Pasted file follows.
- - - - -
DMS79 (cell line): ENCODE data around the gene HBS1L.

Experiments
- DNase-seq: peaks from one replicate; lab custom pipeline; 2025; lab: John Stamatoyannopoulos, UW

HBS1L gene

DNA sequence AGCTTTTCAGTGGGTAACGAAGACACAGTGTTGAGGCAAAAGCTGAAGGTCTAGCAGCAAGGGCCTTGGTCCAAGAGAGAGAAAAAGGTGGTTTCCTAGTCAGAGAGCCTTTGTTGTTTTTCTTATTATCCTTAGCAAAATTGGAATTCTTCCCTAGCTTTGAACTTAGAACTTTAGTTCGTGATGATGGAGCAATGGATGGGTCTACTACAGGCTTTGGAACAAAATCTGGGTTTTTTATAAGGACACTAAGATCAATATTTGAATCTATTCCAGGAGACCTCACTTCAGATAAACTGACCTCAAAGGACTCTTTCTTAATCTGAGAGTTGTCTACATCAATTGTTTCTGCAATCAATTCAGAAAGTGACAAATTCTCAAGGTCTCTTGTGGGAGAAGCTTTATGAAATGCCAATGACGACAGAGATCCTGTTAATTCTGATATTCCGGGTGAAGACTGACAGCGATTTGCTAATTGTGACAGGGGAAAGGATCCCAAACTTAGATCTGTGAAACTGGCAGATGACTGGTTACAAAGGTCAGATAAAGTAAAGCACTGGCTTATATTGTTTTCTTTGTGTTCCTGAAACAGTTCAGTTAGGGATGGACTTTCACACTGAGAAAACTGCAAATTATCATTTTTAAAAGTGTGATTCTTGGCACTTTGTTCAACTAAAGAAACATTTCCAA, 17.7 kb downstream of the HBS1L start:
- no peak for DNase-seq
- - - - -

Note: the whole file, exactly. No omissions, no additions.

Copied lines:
DMS79 (cell line): ENCODE data around the gene HBS1L.

Experiments
- DNase-seq: peaks from one replicate; lab custom pipeline; 2025; lab: John Stamatoyannopoulos, UW

HBS1L gene

DNA sequence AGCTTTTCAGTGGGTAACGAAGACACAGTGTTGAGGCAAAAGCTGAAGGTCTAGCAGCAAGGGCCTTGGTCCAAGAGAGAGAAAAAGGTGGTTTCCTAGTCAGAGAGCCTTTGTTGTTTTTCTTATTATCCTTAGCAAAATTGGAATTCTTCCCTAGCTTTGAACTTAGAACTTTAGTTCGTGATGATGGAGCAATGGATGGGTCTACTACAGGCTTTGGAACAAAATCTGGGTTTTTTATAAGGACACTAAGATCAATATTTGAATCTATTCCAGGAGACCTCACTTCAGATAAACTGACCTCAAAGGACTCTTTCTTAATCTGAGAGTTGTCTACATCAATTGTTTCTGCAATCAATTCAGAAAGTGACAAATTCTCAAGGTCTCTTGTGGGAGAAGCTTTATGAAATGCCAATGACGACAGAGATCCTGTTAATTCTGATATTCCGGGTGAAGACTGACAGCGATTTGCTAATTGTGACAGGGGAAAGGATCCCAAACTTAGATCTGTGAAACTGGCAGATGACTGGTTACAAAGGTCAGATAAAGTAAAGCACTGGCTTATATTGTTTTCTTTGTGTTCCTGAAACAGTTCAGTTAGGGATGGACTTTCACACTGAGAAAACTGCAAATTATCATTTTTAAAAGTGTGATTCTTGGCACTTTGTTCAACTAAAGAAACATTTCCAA, 17.7 kb downstream of the HBS1L start:
- no peak for DNase-seq